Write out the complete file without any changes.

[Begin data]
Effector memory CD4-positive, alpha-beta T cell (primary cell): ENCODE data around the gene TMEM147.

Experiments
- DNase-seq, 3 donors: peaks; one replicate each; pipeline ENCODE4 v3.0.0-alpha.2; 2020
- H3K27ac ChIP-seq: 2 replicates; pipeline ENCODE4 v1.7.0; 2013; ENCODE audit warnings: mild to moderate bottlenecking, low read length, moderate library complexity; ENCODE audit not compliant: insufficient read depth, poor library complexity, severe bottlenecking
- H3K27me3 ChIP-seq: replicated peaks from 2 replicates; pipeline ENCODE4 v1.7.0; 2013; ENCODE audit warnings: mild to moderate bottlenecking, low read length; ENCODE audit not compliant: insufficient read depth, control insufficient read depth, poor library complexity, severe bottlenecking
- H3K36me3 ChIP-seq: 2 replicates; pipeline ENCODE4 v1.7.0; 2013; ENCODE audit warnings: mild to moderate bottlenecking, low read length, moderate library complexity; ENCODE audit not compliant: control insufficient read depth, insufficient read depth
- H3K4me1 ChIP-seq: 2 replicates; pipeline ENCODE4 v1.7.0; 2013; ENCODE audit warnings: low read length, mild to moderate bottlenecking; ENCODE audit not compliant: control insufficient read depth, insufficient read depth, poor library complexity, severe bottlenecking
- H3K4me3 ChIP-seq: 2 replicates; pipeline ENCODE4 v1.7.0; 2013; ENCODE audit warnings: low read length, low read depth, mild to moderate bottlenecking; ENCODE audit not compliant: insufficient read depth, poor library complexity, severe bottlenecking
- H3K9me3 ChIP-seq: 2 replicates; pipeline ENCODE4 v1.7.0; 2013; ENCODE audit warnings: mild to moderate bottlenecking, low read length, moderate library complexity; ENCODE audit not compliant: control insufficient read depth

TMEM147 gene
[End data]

Effector memory CD4-positive, alpha-beta T cell (primary cell): ENCODE data around the gene TMEM147.

Experiments
- DNase-seq, 3 donors: peaks; one replicate each; pipeline ENCODE4 v3.0.0-alpha.2; 2020
- H3K27ac ChIP-seq: 2 replicates; pipeline ENCODE4 v1.7.0; 2013; ENCODE audit warnings: mild to moderate bottlenecking, low read length, moderate library complexity; ENCODE audit not compliant: insufficient read depth, poor library complexity, severe bottlenecking
- H3K27me3 ChIP-seq: replicated peaks from 2 replicates; pipeline ENCODE4 v1.7.0; 2013; ENCODE audit warnings: mild to moderate bottlenecking, low read length; ENCODE audit not compliant: insufficient read depth, control insufficient read depth, poor library complexity, severe bottlenecking
- H3K36me3 ChIP-seq: 2 replicates; pipeline ENCODE4 v1.7.0; 2013; ENCODE audit warnings: mild to moderate bottlenecking, low read length, moderate library complexity; ENCODE audit not compliant: control insufficient read depth, insufficient read depth
- H3K4me1 ChIP-seq: 2 replicates; pipeline ENCODE4 v1.7.0; 2013; ENCODE audit warnings: low read length, mild to moderate bottlenecking; ENCODE audit not compliant: control insufficient read depth, insufficient read depth, poor library complexity, severe bottlenecking
- H3K4me3 ChIP-seq: 2 replicates; pipeline ENCODE4 v1.7.0; 2013; ENCODE audit warnings: low read length, low read depth, mild to moderate bottlenecking; ENCODE audit not compliant: insufficient read depth, poor library complexity, severe bottlenecking
- H3K9me3 ChIP-seq: 2 replicates; pipeline ENCODE4 v1.7.0; 2013; ENCODE audit warnings: mild to moderate bottlenecking, low read length, moderate library complexity; ENCODE audit not compliant: control insufficient read depth

TMEM147 gene